Raccoons are a common woodland and forest species here in the Hoosier state. They are often seen as a nuisance pest because they trespass onto our properties and create loads of trouble. Yet, the raccoon species is a fascinating breed because of their unparalleled intelligence and human-like paws.
Continue reading to learn some of the most common facts about raccoons in Indiana, and what to do if they are bothering your property night after night.
Raccoons are Mammals
Raccoons are mammals and warm blooded. They are referred to scientifically as Procyon Lotor. They are covered in a thick, gray-colored fur that keeps them cool in the heat and warm in cold weather. They are most recognizable by their striped tail and black “bandit-like” mask over their eyes.
Raccoons Can Range in Size
Raccoons, depending on the region of the world and their diet, can weigh anywhere from 8 to 20 pounds on average. Raccoons found in our neighborhoods are usually fatter because of the constant and easy access to residential garbage cans and dumpsters.
Raccoons are Nocturnal Omnivores
Raccoons are nocturnal, meaning they live and stay active at night, and sleep during the day. They are also omnivores because they eat both plants and small animals as their primary food source. Raccoons prefer smaller animals like frogs, crayfish, hermit crabs, insects, and small fish. They are also attracted to eating fruits, nuts, and seeds.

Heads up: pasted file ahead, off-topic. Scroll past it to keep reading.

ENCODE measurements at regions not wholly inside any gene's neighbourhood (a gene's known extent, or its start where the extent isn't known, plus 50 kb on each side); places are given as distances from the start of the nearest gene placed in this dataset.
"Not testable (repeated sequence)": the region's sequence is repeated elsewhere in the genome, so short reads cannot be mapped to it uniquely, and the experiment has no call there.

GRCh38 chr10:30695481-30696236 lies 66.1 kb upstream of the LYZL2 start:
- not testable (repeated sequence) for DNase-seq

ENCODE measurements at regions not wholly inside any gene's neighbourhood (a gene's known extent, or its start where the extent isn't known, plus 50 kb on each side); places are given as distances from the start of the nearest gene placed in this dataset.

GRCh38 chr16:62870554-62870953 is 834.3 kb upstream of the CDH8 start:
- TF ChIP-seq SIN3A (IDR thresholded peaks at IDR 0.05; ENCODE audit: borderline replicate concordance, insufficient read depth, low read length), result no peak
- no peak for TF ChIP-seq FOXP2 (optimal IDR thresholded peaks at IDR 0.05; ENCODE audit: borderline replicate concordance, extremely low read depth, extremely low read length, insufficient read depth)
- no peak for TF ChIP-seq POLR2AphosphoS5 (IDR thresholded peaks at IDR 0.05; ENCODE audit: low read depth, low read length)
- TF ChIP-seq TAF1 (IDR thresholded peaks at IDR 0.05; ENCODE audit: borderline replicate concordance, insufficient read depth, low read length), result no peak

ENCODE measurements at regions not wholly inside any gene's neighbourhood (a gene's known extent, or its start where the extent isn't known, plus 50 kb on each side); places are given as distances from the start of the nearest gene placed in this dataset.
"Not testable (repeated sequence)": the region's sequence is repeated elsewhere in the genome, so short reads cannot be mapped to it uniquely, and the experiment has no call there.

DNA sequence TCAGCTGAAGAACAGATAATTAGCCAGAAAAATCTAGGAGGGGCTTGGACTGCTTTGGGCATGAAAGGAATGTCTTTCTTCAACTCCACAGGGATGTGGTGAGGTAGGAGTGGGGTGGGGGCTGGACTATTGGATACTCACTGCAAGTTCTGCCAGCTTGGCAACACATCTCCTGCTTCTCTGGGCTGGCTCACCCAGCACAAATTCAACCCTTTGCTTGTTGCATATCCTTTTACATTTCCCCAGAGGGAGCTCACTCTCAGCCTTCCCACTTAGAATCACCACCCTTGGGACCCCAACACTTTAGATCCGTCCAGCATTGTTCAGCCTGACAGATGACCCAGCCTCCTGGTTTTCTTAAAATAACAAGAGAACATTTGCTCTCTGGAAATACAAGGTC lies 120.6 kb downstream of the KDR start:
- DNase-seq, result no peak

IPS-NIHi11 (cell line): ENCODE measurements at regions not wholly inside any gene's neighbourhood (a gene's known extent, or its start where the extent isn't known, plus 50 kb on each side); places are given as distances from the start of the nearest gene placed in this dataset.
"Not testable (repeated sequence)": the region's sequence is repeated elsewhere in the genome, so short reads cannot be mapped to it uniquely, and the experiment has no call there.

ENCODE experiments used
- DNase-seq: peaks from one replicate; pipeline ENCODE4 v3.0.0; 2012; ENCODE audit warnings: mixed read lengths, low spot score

Raccoons Can Live a Long Time
Raccoons are clever and eager to find food. This makes their life expectancy higher than mammals their size because they are good at surviving, even in the harshest conditions. They are known to live up to 20 years in domestication! However, due to many environmental threats, like predators, destroyed habitat, and highways, raccoons in the wild live only 1 to 3 years.
Raccoon Babies are Kits
Raccoon mothers give birth to baby raccoons referred to as kits. They usually carry their litter for about 65 days, and give birth to 2 to 5 kits at a time. They live in dens and protect and feed their young there. This is a safe hideaway from predators, as mentioned before. By three or four months, the baby raccoons are ready to be weaned and venture out on their own.
How to Get Rid of Raccoons in Indiana
If you are dealing with nuisance raccoons around your property, or have discovered raccoons in the attic of your home, act now. Contact Modern Wildlife Control at 317-847-6409 for prompt and professional 24 hour critter control in Indianapolis, Indiana for raccoons and more.
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